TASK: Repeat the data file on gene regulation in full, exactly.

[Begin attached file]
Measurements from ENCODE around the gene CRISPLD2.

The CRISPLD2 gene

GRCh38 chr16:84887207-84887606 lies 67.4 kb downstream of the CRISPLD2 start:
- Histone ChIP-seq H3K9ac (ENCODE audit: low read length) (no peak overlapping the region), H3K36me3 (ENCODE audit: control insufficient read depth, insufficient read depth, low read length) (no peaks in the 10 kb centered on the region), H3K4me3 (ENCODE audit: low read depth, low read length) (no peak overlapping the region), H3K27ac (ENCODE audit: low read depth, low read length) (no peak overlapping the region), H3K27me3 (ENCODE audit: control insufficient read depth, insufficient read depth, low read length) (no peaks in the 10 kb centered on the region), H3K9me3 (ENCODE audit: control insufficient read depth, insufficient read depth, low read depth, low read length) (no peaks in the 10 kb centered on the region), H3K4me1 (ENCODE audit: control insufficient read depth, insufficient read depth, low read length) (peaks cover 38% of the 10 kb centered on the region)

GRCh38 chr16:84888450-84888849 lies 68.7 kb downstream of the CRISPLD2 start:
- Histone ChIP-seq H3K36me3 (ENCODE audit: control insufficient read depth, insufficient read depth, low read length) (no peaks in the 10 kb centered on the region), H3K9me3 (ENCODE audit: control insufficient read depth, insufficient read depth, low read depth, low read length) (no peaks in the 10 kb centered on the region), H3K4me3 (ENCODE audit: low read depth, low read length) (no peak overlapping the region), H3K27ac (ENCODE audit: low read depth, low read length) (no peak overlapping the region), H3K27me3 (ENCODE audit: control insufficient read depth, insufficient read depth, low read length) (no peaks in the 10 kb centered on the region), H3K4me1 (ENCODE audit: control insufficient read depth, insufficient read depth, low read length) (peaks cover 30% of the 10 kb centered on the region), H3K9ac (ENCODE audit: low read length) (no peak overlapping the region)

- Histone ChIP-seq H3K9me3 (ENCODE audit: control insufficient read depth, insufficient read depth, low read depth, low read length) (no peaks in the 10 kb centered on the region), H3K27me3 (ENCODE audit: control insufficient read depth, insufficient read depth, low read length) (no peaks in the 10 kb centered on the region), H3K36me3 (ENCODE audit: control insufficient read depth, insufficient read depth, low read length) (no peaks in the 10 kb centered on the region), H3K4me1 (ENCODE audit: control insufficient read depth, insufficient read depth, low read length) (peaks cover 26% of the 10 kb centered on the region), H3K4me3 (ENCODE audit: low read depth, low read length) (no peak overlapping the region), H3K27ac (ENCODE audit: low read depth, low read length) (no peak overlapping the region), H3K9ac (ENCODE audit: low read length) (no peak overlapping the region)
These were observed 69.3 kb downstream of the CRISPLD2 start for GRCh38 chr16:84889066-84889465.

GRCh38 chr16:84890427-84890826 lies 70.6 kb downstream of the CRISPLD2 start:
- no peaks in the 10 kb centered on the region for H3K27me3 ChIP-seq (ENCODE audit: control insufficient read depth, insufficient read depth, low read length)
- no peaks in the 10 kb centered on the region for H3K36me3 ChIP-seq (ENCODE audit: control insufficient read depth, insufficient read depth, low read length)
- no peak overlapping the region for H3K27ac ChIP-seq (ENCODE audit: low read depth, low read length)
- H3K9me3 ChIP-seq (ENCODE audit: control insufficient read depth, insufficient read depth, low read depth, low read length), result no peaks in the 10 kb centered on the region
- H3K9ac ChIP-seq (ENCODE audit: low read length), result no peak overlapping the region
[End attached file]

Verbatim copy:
Measurements from ENCODE around the gene CRISPLD2.

The CRISPLD2 gene

GRCh38 chr16:84887207-84887606 lies 67.4 kb downstream of the CRISPLD2 start:
- Histone ChIP-seq H3K9ac (ENCODE audit: low read length) (no peak overlapping the region), H3K36me3 (ENCODE audit: control insufficient read depth, insufficient read depth, low read length) (no peaks in the 10 kb centered on the region), H3K4me3 (ENCODE audit: low read depth, low read length) (no peak overlapping the region), H3K27ac (ENCODE audit: low read depth, low read length) (no peak overlapping the region), H3K27me3 (ENCODE audit: control insufficient read depth, insufficient read depth, low read length) (no peaks in the 10 kb centered on the region), H3K9me3 (ENCODE audit: control insufficient read depth, insufficient read depth, low read depth, low read length) (no peaks in the 10 kb centered on the region), H3K4me1 (ENCODE audit: control insufficient read depth, insufficient read depth, low read length) (peaks cover 38% of the 10 kb centered on the region)

GRCh38 chr16:84888450-84888849 lies 68.7 kb downstream of the CRISPLD2 start:
- Histone ChIP-seq H3K36me3 (ENCODE audit: control insufficient read depth, insufficient read depth, low read length) (no peaks in the 10 kb centered on the region), H3K9me3 (ENCODE audit: control insufficient read depth, insufficient read depth, low read depth, low read length) (no peaks in the 10 kb centered on the region), H3K4me3 (ENCODE audit: low read depth, low read length) (no peak overlapping the region), H3K27ac (ENCODE audit: low read depth, low read length) (no peak overlapping the region), H3K27me3 (ENCODE audit: control insufficient read depth, insufficient read depth, low read length) (no peaks in the 10 kb centered on the region), H3K4me1 (ENCODE audit: control insufficient read depth, insufficient read depth, low read length) (peaks cover 30% of the 10 kb centered on the region), H3K9ac (ENCODE audit: low read length) (no peak overlapping the region)

- Histone ChIP-seq H3K9me3 (ENCODE audit: control insufficient read depth, insufficient read depth, low read depth, low read length) (no peaks in the 10 kb centered on the region), H3K27me3 (ENCODE audit: control insufficient read depth, insufficient read depth, low read length) (no peaks in the 10 kb centered on the region), H3K36me3 (ENCODE audit: control insufficient read depth, insufficient read depth, low read length) (no peaks in the 10 kb centered on the region), H3K4me1 (ENCODE audit: control insufficient read depth, insufficient read depth, low read length) (peaks cover 26% of the 10 kb centered on the region), H3K4me3 (ENCODE audit: low read depth, low read length) (no peak overlapping the region), H3K27ac (ENCODE audit: low read depth, low read length) (no peak overlapping the region), H3K9ac (ENCODE audit: low read length) (no peak overlapping the region)
These were observed 69.3 kb downstream of the CRISPLD2 start for GRCh38 chr16:84889066-84889465.

GRCh38 chr16:84890427-84890826 lies 70.6 kb downstream of the CRISPLD2 start:
- no peaks in the 10 kb centered on the region for H3K27me3 ChIP-seq (ENCODE audit: control insufficient read depth, insufficient read depth, low read length)
- no peaks in the 10 kb centered on the region for H3K36me3 ChIP-seq (ENCODE audit: control insufficient read depth, insufficient read depth, low read length)
- no peak overlapping the region for H3K27ac ChIP-seq (ENCODE audit: low read depth, low read length)
- H3K9me3 ChIP-seq (ENCODE audit: control insufficient read depth, insufficient read depth, low read depth, low read length), result no peaks in the 10 kb centered on the region
- H3K9ac ChIP-seq (ENCODE audit: low read length), result no peak overlapping the region